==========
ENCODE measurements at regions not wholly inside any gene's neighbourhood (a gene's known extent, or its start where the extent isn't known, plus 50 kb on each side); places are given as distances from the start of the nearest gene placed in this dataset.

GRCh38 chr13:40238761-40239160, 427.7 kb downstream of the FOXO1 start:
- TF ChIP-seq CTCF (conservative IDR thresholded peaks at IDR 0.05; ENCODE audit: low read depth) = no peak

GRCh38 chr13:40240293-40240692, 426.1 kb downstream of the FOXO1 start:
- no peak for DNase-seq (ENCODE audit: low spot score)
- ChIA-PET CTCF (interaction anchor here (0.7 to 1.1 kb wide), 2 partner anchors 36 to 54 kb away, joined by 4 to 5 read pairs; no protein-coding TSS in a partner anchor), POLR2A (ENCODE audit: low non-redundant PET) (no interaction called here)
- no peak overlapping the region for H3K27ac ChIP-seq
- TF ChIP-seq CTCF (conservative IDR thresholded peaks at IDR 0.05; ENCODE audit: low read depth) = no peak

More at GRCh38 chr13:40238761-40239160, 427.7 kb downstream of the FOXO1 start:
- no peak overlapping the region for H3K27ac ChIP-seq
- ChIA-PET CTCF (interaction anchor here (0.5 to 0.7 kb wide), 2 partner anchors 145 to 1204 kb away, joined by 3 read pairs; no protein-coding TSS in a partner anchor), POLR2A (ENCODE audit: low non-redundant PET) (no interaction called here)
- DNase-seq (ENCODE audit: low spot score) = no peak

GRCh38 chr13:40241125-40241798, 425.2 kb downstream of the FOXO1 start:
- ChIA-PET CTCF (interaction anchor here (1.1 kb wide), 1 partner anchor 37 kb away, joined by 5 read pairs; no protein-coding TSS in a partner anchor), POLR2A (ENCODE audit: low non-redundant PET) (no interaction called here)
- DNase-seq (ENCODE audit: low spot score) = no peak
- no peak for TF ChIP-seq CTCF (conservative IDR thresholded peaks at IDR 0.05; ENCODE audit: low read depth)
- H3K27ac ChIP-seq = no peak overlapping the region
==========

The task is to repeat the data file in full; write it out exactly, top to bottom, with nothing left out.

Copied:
ENCODE measurements at regions not wholly inside any gene's neighbourhood (a gene's known extent, or its start where the extent isn't known, plus 50 kb on each side); places are given as distances from the start of the nearest gene placed in this dataset.

GRCh38 chr13:40238761-40239160, 427.7 kb downstream of the FOXO1 start:
- TF ChIP-seq CTCF (conservative IDR thresholded peaks at IDR 0.05; ENCODE audit: low read depth) = no peak

GRCh38 chr13:40240293-40240692, 426.1 kb downstream of the FOXO1 start:
- no peak for DNase-seq (ENCODE audit: low spot score)
- ChIA-PET CTCF (interaction anchor here (0.7 to 1.1 kb wide), 2 partner anchors 36 to 54 kb away, joined by 4 to 5 read pairs; no protein-coding TSS in a partner anchor), POLR2A (ENCODE audit: low non-redundant PET) (no interaction called here)
- no peak overlapping the region for H3K27ac ChIP-seq
- TF ChIP-seq CTCF (conservative IDR thresholded peaks at IDR 0.05; ENCODE audit: low read depth) = no peak

More at GRCh38 chr13:40238761-40239160, 427.7 kb downstream of the FOXO1 start:
- no peak overlapping the region for H3K27ac ChIP-seq
- ChIA-PET CTCF (interaction anchor here (0.5 to 0.7 kb wide), 2 partner anchors 145 to 1204 kb away, joined by 3 read pairs; no protein-coding TSS in a partner anchor), POLR2A (ENCODE audit: low non-redundant PET) (no interaction called here)
- DNase-seq (ENCODE audit: low spot score) = no peak

GRCh38 chr13:40241125-40241798, 425.2 kb downstream of the FOXO1 start:
- ChIA-PET CTCF (interaction anchor here (1.1 kb wide), 1 partner anchor 37 kb away, joined by 5 read pairs; no protein-coding TSS in a partner anchor), POLR2A (ENCODE audit: low non-redundant PET) (no interaction called here)
- DNase-seq (ENCODE audit: low spot score) = no peak
- no peak for TF ChIP-seq CTCF (conservative IDR thresholded peaks at IDR 0.05; ENCODE audit: low read depth)
- H3K27ac ChIP-seq = no peak overlapping the region